Mormon Artist

Arlen Card

Photo by Jessie Evans

Where did you first find your love for music?

Where didn’t I? My mom was accepted into the Tabernacle Choir when she was eighteen. She was innately musical, even though Dad wasn’t necessarily. I grew up on the great classic film scores and opera. She loved Verdi and Puccini in particular Then my older siblings—I’m the youngest in the family—were listening to the Beatles and anything as deep as Steppenwolf and Iron Butterfly, and as shallow as whatever pop was there. I was raised in this incredibly eclectic environment of loving everything—even country and western. Well, there was no rap in my childhood, but that would have been part of the mix too, I’m sure.

Why did you choose the saxophone as the instrument you played growing up?

That wasn’t my choice—I wanted to play drums or trumpet. My parents, however, said, “No. We need to have something that sounds more musical when you start.” I said, “Okay, how about trombone?” I thought it was cool how the slide goes in and out. They said, “No, we said we want you to play something that sounds somewhat musical when you start.” And I said, “Well, I’m out of ideas. What do you want me to play?” “How about a nice saxophone?”

So it was kind of forced on me initially, but as I started getting into saxophone lore and hearing what was being done I went, “Okay, maybe this is kind of cool.” Still, there was this frustrated trumpeter and drummer in me through all those years. I did find a lot of fulfillment in saxophone though and it didn’t take long.

What’s the difference for you between composing for the Church and composing other projects?

Rowdiness. For the Church, there necessarily must always be an element of reverence. Even when I score comedy for the Church, it’s not a silly comedy—it’s kind of a sophisticated comedy. With the sower piece I did way back when for the earlier New Testament seminary film, I had to be very careful because silly comedy just doesn’t work in a church setting, so it couldn’t be cartoon comedy and it couldn’t be slapstick. It had to be a very sophisticated kind of comedy and I guess I used as my touchstone the score from It’s a Mad Mad Mad Mad World—the strange angles and juxtapositions that sound funny, but aren’t silly.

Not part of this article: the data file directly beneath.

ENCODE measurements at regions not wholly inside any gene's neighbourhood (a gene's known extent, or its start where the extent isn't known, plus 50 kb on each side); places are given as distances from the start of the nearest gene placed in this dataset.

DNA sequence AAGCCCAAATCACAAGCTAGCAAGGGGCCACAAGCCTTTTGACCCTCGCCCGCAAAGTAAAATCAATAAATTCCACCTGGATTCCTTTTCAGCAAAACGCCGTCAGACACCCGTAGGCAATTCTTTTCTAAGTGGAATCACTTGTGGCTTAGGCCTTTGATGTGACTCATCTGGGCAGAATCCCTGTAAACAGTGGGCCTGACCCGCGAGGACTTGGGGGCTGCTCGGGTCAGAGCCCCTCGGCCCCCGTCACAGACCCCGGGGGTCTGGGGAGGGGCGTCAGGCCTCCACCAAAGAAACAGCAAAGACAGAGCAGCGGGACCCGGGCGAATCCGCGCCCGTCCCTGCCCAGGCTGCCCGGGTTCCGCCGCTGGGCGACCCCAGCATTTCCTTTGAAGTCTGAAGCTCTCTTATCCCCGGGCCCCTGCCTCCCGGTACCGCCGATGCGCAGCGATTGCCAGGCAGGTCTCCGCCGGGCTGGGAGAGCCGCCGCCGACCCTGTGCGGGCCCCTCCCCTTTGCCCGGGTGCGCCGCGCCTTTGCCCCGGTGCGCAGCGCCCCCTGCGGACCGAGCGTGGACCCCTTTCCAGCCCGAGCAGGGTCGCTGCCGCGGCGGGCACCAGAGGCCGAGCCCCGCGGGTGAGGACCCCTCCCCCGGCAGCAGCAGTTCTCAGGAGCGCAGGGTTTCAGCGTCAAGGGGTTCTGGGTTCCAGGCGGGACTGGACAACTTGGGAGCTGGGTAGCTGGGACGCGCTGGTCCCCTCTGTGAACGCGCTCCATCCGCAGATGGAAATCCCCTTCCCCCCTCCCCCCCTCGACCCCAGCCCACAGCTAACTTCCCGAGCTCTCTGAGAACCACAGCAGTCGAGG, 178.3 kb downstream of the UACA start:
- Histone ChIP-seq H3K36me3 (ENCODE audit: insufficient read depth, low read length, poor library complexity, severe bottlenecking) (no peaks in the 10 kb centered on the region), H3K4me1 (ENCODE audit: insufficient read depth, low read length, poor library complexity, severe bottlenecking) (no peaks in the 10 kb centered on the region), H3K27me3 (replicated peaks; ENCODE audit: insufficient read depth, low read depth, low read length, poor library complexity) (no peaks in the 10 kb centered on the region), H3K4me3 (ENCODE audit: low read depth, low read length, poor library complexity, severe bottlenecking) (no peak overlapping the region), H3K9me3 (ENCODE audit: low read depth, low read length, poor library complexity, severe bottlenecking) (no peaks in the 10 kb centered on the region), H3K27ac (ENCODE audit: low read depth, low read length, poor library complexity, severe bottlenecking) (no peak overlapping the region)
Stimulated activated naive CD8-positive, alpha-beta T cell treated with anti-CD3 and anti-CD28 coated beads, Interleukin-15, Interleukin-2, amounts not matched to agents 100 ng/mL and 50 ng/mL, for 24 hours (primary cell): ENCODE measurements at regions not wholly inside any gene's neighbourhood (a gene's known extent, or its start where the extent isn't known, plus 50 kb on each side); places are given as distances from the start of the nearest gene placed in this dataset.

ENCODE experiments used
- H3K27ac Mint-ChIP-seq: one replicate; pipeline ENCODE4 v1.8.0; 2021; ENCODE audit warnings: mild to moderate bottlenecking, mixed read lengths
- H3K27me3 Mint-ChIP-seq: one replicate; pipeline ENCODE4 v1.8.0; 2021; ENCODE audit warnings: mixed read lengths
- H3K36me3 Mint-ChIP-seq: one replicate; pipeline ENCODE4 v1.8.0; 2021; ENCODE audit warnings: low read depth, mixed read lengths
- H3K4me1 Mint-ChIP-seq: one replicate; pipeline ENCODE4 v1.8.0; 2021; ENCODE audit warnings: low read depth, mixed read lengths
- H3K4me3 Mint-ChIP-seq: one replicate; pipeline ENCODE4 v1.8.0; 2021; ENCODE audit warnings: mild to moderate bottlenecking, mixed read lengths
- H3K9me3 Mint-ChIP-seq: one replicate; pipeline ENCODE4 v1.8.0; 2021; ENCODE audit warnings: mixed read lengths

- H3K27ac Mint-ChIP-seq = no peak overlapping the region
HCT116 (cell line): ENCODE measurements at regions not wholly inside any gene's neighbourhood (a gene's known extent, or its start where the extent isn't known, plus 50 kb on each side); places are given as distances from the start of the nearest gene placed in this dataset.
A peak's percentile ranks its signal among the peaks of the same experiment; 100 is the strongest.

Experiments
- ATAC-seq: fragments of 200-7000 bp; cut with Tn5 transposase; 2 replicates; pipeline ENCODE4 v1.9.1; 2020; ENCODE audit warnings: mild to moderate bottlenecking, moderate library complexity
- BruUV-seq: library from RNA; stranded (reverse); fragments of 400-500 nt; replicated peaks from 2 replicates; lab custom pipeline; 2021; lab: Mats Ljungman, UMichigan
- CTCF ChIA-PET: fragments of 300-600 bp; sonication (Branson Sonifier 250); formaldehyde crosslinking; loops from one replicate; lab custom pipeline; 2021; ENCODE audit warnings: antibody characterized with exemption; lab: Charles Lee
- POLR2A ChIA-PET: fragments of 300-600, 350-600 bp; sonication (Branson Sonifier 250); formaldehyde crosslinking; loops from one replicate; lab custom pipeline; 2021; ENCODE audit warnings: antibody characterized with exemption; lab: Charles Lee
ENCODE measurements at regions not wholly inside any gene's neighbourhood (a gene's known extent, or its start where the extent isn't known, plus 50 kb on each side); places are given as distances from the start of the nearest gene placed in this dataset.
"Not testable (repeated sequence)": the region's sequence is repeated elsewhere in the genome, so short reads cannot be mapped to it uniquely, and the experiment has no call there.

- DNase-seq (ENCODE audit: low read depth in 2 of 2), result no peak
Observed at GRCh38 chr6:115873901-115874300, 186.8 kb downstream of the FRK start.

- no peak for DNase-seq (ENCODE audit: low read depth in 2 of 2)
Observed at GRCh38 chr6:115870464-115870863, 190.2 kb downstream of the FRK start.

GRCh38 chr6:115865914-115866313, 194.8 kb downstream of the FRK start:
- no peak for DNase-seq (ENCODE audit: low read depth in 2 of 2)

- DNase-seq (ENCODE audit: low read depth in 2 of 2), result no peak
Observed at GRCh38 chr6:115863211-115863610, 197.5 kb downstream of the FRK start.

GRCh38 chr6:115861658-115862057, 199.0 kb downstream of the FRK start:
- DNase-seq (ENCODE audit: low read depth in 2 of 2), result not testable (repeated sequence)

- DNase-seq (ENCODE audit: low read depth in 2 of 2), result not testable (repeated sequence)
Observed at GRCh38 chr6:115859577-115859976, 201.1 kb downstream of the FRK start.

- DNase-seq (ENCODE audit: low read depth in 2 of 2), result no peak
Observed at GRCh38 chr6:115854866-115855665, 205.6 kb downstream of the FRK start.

As far as drum kit and edge guitar and my rowdy saxophone, I only use those on non-Church projects. It’s fun, because I’m a rock and roll kid from way back and a jazz aficionado, but I found that with my training and the broad background that I have, the more solemn, more reverent orchestral stuff comes really easily to me. So, that’s the difference. Rowdiness.

What was it like working on the recent Joseph Smith: Prophet of the Restoration movie for the Church?

In the first place, I found a really good friend in Merrill Jenson. I had done big films for the Church before, and he had done big films for the Church before, but he was kind of the laureate grand-pappy of LDS film scoring. He very graciously didn’t resent the fact that whereas he had scored the first two Joseph Smith Memorial Building Theater films himself, now he had an upstart—well, I’d been in the business twenty years—he had someone younger than him and less recognized than him coming in to co-score with him.

He was very gracious about it and we ended up scoring equal amounts of music in the film, an equal number of themes. It was a completely co-equal situation as far as what we delivered to the film, and he didn’t treat me like an underling. He treated me like a peer. And, in fact, I was up to it and carried my weight. I’m a good composer.

The best thing that came out of it was that he’s now my golf buddy. So, a couple of times a year if we can help it, we get out and knock a ball and laugh at each other and have a blast on the links.

But as far as the experience of the film itself, it’s a five-hanky film. Merrill and I got to split up various cues. He scored the surgery. I scored the First Vision. We each got some really meaty scenes to score and I was as engrossed in the film scoring it as most people are watching it. And that’s kind of rare because I’m kind of a jaded old…you know, I’ve done over a hundred films, but it just had a special spirit about it. A little more tragic—no—a lot more tragic than your typical Church film.

Photo by Jessie Evans

Can you describe your creative process? Do you have a set routine?